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The khaki presidency of Volodymyr Zelensky

Serhii Rudenko (courtesy of himself)

After the publication of my review of his insightful biography of Ukraine’s President Volodymyr Zelensky, author and political analyst Serhii Rudenko generously accepted my invitation to respond to a few questions for this blog.

In the aftermath of the war launched by Vladimir Putin on February 24th, the offices of the television station where he worked became a bomb shelter. He has moved to another region, which suffered the recent Russian onslaught. The coming winter will undoubtedly be extremely difficult for Ukrainians, but Mr. Rudenko’s resilience and determination to pursue his work is immensely commendable.

I consider myself privileged to be in touch with him and to present you with the content of our discussion.

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Mr. Rudenko, in your book, you depict an administration with a lack of political experience and a very high turnover level. Has the situation stabilized since the beginning of the war?

Yes, it has stabilized. In the conditions of war, Zelensky had to choose the most optimal and effective people. Now we see around the President of Ukraine a team that governs the state in the conditions of war. Hardly anyone in the world has such experience in governing the state. It is not easy.

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How Putin Saved Zelensky

The world “would hardly have heard about [Volodymyr] Zelensky if he had become an engineer, gone into the military, or became a doctor”, writes political commentator Serhii Rudenko in a recent biography of the Ukrainian President (Polity Books). Thanks to the political reality crafted by Servant of the People in which he played the role of a history teacher elected against the odds to lead the country, fiction turned into reality in 2019. And thanks to Russian President Vladimir Putin’s decision to start a war on Ukraine before sunrise on February 24th, the actor turned President has become an icon of resilience in defense of freedom and democracy.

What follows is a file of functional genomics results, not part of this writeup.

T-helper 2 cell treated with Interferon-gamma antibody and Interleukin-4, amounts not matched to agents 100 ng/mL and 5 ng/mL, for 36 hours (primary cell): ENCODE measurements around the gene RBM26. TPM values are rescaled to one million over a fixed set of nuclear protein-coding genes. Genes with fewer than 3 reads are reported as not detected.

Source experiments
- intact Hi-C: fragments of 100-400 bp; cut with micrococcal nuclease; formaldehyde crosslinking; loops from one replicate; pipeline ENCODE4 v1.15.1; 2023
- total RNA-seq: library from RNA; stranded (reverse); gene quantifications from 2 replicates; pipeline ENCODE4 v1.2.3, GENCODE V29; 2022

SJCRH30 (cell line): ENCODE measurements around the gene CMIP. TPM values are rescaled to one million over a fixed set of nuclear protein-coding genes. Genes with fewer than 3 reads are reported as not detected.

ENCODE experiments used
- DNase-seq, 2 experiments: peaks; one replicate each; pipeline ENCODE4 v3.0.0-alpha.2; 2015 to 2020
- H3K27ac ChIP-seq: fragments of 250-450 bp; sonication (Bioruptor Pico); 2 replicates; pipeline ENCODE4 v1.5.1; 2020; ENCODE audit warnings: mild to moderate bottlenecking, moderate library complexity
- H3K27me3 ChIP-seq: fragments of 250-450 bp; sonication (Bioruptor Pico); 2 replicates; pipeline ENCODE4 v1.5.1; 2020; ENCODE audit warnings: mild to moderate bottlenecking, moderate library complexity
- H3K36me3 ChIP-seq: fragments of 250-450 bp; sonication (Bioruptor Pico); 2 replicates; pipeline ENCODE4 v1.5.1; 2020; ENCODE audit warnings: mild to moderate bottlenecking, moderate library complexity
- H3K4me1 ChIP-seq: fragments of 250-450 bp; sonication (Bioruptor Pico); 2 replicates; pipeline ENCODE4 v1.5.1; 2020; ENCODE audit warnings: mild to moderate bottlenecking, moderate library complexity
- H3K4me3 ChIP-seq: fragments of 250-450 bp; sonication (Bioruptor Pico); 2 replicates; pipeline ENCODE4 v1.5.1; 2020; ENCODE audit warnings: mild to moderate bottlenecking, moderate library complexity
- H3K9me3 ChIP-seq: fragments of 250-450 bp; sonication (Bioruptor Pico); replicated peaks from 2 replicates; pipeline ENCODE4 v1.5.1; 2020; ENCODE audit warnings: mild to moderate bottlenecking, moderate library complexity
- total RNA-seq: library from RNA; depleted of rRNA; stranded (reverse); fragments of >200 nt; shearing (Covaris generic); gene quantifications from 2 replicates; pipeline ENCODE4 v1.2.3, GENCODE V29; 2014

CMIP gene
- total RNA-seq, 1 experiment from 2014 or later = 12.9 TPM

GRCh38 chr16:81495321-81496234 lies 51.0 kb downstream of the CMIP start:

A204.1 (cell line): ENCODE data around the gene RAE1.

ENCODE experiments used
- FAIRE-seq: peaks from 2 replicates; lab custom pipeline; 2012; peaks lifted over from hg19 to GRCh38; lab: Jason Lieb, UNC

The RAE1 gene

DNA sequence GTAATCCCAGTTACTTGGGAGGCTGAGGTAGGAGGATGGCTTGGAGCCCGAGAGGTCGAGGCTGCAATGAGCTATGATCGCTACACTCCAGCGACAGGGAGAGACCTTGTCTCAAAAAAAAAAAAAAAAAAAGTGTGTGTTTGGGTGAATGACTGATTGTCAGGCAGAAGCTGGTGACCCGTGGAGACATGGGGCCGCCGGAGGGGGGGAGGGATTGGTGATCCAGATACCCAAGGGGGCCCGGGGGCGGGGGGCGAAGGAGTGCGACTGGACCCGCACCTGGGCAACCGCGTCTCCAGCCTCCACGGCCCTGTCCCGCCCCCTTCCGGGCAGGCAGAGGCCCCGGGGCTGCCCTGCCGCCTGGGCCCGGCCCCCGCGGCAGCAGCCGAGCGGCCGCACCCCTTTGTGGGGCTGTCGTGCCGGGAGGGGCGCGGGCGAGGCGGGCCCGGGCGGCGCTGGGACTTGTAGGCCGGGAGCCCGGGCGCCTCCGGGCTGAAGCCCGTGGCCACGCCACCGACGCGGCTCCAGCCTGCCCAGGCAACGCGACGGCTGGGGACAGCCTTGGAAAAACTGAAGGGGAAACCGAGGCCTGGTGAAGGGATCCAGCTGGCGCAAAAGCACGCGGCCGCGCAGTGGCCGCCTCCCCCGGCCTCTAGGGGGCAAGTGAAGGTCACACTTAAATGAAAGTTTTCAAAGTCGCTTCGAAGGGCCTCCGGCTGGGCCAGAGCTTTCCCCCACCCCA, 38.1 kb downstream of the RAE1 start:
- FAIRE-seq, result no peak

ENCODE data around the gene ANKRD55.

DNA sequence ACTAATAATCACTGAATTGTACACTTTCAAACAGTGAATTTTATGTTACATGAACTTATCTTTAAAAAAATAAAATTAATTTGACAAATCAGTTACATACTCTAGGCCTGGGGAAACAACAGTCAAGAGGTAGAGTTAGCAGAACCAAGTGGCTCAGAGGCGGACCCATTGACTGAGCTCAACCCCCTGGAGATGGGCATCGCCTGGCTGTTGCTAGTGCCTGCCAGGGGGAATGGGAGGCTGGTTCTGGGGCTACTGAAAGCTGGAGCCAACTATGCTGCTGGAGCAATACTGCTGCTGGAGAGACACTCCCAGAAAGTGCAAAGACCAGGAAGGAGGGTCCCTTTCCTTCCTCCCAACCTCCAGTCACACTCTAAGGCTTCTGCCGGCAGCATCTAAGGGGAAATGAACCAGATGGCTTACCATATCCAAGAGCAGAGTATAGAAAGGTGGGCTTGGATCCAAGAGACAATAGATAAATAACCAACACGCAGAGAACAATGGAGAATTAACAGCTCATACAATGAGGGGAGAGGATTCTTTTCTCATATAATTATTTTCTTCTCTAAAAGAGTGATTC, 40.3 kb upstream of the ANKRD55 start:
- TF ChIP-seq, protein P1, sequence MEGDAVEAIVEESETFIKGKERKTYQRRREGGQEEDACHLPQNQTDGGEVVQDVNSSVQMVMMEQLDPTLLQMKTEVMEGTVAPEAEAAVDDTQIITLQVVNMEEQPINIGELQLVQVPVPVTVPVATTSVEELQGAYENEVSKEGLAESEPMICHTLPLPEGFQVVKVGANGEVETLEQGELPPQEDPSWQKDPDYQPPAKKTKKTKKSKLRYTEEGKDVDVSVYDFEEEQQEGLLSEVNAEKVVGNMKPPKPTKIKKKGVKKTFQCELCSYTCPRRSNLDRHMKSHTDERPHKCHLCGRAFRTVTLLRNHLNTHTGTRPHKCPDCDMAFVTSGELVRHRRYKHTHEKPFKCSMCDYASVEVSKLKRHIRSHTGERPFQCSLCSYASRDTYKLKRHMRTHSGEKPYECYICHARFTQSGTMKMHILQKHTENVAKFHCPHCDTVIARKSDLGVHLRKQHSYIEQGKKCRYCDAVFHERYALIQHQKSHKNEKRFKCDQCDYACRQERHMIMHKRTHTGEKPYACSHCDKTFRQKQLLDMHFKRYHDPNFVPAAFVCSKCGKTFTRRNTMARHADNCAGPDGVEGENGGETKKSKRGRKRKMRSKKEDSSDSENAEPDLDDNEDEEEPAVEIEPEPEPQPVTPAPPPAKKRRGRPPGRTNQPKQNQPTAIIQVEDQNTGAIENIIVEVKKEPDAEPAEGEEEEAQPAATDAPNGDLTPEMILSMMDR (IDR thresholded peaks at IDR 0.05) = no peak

Serhii Rudenko paints the portrait of a leader who was not on sure footing before the war intervened.

After his election, Zelensky broke his promise to distance himself from the nepotism espoused by his predecessor, Petro Poroshenko. “[…] A year after his election, the Poroshenko family was replaced by the Zelensky family – or, more precisely, by the Kvartal 95 Studio.” In other words, those who accompanied him in his showbusiness career, including in his role as President Vasily Petrovych Goloborodko on television.

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“Justin Trudeau inspired me to enter politics” – Volodymyr Zelensky

I’m not the type who runs after books of quotations in bookstores. But I have two exceptions to that rule: Winston Churchill and Volodymyr Zelensky. Because both men decided to face the adverse winds of history at a most crucial time.

Bestselling author Liza Rogak, assisted by translator Daisy Gibbons, opens a window into the Ukrainian President’s worldview in a new book Volodymyr Zelensky in His Own Words (Pegasus Books). “You’ve never seen someone like me”, declared the statesman in April 2019. Coupled with his staunch determination to hold his ground in front of Russian President Vladimir Putin, this might be one of the reasons why he is so popular. “I don’t trust anyone at all” he said a few months later. Who could blame him, when you imagine allies hedging their bets at the beginning of the war to see if he stood a chance or not.

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The financier who exposed Vladimir Putin

Six years ago this week, Turkish President Recep Tayyip Erdogan survived a coup launched by a faction of the Armed Forces. The statesman mobilized his supporters, enjoining them to resist the coup, by using the FaceTime app on his iPhone. At the time, I was impressed by the powerful impact of such a small tool in creating such a momentous outcome.